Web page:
Re-Blog: The Media’s Biggest Bias

This article first appeared on the Better Angels website.

By Mel Harkrader Pine

What’s the news media’s biggest bias?

If you’re a Trump supporter, you might say it’s assuming collusion with Russia behind every presidential move.

For a non-Trump conservative, maybe you see the media giving a free pass to every failing of the Clinton and Obama administrations.

Moderate liberals might blame the media for giving so much coverage to every pronouncement in a Trump tweet or speech, before the 2016 election and during his administration.

And progressives might fault the money behind every media empire for creating a pro-business, or at least a pro-capitalist, bias.

There’s some truth in each of those observations, and plenty more reasons to fault the media. But we tend to miss the media’s biggest bias, and it’s equally strong in left-leaning and right-leaning publications.

The media’s biggest bias is contrived significance. You are not going to read, watch or listen to a news item unless it tells you something significant. And you are not going to subscribe to a media outlet unless it has news items you want to read, watch or listen to.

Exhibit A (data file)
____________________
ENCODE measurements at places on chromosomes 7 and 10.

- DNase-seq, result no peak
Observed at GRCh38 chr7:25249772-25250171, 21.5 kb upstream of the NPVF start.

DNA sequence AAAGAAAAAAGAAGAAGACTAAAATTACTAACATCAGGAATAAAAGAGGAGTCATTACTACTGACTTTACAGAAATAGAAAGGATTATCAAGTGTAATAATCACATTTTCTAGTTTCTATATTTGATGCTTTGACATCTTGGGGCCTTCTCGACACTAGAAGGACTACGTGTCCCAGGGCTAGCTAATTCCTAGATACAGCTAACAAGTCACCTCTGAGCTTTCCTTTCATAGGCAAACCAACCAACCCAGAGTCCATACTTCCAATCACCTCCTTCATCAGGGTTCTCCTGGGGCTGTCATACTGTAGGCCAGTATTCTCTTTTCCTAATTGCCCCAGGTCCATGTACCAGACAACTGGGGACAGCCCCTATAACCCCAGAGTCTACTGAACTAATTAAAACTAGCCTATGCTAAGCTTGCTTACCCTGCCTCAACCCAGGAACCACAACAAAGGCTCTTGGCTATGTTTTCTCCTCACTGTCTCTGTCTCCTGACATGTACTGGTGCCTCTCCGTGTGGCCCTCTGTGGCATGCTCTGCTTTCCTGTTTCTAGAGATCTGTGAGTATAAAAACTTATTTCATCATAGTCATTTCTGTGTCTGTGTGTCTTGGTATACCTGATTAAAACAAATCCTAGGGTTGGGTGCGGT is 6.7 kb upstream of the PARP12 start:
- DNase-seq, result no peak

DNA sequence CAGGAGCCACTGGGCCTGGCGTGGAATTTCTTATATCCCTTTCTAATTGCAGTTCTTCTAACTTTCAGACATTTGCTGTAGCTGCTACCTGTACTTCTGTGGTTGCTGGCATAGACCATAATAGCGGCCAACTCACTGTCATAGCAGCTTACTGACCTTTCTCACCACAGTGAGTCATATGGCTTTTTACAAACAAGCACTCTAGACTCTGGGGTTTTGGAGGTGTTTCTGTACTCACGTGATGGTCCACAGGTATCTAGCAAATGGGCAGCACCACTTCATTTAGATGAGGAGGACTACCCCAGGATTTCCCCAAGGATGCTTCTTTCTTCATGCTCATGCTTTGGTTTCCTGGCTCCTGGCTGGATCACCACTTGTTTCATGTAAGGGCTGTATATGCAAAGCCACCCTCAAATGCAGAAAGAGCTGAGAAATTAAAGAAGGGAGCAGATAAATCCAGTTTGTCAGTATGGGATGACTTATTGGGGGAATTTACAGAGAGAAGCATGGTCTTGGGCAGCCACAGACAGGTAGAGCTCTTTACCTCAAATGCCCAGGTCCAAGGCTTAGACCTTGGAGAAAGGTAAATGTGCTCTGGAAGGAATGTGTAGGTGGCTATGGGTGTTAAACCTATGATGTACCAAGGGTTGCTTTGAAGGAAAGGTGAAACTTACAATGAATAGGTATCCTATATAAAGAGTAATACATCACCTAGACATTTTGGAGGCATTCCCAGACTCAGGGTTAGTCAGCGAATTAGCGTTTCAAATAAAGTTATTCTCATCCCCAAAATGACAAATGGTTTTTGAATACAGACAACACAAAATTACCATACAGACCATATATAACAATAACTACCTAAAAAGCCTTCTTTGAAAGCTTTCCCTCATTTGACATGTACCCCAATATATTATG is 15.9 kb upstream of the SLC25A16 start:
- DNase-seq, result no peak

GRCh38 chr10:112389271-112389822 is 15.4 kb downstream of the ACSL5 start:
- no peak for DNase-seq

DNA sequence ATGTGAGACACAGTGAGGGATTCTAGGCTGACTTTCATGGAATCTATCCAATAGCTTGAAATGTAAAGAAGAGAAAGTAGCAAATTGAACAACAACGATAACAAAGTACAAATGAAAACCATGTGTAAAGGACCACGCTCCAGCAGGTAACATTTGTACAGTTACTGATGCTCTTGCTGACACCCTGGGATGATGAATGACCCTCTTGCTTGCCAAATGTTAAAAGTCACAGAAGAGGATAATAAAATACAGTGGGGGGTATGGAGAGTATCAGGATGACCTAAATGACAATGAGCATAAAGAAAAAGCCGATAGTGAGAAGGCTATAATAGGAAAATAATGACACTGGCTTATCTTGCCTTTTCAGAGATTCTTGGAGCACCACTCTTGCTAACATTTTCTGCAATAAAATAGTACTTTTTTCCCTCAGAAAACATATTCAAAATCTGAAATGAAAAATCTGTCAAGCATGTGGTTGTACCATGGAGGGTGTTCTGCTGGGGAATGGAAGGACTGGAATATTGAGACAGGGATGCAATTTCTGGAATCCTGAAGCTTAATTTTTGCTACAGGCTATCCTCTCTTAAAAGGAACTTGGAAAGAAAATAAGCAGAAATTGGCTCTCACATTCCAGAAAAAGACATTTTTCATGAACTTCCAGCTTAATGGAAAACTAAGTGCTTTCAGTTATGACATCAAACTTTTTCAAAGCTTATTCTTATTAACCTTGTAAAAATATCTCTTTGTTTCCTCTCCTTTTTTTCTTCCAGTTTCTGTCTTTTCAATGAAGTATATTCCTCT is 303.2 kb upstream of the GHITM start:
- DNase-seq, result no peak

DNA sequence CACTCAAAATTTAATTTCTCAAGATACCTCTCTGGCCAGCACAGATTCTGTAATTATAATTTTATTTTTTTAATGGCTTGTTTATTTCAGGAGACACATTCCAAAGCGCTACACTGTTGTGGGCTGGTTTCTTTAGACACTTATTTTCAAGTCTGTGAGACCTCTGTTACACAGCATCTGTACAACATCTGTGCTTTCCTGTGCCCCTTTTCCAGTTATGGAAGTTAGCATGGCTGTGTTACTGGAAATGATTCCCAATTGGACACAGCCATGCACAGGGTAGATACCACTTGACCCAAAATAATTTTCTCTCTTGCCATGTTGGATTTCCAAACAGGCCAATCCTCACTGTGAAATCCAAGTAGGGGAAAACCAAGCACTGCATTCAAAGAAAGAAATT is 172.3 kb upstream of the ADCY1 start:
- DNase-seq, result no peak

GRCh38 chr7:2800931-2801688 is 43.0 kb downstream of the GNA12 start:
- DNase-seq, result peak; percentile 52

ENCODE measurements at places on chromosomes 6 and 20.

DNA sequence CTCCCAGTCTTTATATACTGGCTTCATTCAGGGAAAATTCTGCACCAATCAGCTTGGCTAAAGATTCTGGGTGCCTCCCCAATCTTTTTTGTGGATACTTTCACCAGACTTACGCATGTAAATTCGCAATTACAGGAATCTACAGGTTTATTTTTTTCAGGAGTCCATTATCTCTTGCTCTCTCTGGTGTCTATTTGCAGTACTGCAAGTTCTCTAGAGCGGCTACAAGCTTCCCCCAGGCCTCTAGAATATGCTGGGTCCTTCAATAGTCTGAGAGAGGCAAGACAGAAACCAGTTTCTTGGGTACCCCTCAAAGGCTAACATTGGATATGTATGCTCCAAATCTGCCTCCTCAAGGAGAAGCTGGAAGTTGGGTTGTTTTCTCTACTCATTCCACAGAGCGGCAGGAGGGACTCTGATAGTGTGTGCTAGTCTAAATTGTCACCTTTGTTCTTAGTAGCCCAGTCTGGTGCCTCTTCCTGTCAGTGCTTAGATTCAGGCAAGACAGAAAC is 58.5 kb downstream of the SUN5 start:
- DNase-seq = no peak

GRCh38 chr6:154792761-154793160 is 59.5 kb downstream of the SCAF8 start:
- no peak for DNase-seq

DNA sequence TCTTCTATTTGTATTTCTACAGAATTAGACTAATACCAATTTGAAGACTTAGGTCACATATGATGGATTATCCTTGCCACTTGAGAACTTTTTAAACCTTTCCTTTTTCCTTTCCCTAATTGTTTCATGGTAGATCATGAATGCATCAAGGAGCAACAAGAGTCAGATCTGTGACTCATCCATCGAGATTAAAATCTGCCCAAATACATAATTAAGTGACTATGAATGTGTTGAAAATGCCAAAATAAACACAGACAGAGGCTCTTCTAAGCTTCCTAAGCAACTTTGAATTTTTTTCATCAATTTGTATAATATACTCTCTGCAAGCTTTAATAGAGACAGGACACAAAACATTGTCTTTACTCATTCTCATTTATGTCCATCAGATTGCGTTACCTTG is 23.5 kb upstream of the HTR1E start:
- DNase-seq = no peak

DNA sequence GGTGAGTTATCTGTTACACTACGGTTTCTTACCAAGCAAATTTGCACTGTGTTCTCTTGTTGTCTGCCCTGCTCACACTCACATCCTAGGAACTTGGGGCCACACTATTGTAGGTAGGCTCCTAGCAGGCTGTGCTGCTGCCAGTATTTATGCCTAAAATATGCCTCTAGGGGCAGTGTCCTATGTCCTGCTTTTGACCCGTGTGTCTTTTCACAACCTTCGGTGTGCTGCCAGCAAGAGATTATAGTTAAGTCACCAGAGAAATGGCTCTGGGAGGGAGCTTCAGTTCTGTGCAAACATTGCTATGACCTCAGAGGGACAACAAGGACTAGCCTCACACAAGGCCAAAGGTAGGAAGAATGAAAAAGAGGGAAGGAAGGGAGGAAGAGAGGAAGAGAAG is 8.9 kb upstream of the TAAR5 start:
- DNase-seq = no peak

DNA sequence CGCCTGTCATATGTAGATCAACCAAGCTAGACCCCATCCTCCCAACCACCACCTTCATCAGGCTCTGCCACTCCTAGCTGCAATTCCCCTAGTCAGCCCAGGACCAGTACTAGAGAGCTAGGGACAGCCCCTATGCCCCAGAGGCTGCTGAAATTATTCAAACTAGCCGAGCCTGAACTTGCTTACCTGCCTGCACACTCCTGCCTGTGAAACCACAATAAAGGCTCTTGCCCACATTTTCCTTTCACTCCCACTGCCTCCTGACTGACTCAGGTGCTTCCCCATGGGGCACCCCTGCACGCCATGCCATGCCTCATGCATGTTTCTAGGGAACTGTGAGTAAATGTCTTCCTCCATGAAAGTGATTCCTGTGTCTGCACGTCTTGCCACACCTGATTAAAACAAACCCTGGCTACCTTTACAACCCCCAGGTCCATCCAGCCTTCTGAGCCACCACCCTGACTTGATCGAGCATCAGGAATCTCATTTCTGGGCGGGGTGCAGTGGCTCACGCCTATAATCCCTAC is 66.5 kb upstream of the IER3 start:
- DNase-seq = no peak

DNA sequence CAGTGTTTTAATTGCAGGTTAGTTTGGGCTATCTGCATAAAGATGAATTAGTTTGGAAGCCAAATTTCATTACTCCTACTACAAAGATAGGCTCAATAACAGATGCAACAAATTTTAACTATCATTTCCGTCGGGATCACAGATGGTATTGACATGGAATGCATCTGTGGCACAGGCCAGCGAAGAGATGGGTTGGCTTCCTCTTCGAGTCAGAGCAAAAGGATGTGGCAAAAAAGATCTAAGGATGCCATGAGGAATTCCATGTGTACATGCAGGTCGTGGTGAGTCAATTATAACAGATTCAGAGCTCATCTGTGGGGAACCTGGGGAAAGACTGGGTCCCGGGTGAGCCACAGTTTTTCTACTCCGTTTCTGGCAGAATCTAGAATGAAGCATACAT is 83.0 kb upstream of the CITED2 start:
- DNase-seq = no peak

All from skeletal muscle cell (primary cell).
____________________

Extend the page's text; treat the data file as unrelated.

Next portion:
Read the full article: The Media’s Biggest Bias



  1. When I was in grade school and just learning to follow the news, I recall the evening TV news broadcast beginning with Walter Cronkite looking into the camera and intoning “Tonight’s top story is….”

    So the journalists were not only telling us about what had recently happened in the world, they were telling us which stories were the most important ones. It was many years later that I realized what a powerful editorial content they had built into their reporting, just by selecting which story would go first each evening.

    It is only since the internet and the proliferation of easily accessible niche media that they have been losing their grip on how to direct our thinking. It is clear that old journalists miss the days when they could control our thoughts.


  2. This is an issue that’s been bugging me in fiction writing lately too. People in writers’ groups want tension and suspense, which seems to boil down to contrived significance in many cases.


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